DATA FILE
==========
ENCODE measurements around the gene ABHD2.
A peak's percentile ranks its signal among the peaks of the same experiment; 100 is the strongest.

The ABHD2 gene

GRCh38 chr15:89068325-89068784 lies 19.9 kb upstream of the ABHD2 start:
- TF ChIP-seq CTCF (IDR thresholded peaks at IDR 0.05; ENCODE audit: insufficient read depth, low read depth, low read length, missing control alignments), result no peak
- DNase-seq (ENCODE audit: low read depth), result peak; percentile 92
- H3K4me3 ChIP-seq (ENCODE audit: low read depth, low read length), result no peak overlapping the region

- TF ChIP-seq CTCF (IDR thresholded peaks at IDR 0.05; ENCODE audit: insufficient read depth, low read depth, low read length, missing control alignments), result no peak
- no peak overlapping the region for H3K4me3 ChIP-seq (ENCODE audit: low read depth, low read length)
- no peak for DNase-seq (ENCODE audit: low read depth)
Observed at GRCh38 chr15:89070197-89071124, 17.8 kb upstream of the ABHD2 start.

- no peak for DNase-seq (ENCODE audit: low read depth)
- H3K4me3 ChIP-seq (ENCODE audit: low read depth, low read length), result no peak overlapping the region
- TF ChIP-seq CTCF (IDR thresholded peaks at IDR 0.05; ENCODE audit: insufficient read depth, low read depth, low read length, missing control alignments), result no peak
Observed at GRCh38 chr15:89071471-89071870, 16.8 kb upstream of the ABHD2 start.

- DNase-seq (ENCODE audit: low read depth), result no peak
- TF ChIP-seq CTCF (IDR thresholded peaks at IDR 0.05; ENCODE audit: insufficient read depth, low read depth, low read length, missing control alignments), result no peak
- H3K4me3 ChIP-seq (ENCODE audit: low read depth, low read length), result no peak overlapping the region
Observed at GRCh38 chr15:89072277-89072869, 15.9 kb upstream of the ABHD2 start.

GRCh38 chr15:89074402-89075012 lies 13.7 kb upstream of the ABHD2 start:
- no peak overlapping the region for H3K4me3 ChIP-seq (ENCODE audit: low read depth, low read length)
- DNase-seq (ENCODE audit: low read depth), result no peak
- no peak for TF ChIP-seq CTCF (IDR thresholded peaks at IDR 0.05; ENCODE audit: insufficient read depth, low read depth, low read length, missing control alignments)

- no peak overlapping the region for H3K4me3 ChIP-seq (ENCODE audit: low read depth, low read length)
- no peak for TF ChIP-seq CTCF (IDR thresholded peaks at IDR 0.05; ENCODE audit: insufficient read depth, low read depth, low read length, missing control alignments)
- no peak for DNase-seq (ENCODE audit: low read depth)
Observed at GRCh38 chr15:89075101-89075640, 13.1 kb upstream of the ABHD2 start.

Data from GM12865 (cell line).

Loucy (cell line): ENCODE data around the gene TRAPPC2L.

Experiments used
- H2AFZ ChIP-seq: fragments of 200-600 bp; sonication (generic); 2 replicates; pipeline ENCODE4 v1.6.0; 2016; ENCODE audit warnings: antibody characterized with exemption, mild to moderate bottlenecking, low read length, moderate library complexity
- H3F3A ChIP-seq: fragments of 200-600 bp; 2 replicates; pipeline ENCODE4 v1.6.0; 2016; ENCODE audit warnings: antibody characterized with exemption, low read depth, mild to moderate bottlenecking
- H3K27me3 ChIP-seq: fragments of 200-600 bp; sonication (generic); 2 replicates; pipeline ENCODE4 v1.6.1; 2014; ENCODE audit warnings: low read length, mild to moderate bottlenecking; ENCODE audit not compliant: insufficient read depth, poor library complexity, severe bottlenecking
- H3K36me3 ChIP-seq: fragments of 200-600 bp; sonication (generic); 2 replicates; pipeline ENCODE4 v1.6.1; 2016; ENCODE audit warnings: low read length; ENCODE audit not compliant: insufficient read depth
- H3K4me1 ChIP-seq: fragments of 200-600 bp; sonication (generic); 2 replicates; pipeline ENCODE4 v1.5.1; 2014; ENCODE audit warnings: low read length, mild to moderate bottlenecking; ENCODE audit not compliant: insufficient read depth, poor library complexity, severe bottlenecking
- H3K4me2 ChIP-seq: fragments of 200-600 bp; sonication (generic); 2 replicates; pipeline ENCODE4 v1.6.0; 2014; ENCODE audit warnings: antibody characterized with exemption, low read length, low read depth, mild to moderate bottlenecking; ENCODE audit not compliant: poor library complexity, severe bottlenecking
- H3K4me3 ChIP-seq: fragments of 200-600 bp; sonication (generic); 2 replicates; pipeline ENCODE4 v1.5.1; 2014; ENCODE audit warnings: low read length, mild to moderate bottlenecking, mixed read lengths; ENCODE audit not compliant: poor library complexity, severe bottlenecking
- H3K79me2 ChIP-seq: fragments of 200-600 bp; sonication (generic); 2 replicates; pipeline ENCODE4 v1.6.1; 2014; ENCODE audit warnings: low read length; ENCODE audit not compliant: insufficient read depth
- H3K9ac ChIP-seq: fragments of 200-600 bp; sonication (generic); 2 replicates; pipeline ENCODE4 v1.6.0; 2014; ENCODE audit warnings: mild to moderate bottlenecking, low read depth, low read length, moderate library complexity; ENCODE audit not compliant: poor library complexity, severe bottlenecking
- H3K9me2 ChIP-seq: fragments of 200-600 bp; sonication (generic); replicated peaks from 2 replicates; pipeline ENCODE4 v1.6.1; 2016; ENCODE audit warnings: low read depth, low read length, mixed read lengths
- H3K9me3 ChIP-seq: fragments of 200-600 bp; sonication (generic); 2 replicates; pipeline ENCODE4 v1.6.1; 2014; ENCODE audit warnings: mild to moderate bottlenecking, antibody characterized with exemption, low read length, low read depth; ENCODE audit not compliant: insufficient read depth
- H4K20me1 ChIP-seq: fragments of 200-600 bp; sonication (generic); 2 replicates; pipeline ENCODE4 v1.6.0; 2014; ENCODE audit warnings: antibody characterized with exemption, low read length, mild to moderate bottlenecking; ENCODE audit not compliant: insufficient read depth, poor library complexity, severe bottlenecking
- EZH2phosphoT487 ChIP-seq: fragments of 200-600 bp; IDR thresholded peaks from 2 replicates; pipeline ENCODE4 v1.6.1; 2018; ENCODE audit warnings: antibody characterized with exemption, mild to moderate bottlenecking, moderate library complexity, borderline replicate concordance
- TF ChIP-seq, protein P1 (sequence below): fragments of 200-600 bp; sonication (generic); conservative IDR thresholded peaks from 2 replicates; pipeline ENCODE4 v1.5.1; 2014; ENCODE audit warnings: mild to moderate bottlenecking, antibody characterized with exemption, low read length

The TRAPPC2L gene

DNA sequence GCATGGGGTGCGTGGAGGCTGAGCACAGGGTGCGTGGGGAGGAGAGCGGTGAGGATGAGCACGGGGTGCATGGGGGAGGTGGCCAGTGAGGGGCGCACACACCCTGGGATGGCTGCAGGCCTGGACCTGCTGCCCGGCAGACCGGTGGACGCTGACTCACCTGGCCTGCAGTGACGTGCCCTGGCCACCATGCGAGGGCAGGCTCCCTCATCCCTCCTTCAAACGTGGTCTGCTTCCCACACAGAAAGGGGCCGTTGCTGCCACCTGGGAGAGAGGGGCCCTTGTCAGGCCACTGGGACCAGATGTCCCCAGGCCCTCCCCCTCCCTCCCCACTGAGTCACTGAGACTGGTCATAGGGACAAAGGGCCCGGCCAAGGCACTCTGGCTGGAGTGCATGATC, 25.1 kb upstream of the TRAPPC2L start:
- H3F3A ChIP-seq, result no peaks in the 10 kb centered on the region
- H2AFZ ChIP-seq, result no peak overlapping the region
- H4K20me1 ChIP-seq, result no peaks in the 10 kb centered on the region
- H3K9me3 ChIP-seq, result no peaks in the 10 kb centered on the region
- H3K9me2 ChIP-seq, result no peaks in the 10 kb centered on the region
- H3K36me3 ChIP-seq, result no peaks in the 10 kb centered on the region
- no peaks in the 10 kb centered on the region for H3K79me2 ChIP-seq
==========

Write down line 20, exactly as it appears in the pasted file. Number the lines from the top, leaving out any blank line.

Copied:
GRCh38 chr15:89074402-89075012 lies 13.7 kb upstream of the ABHD2 start: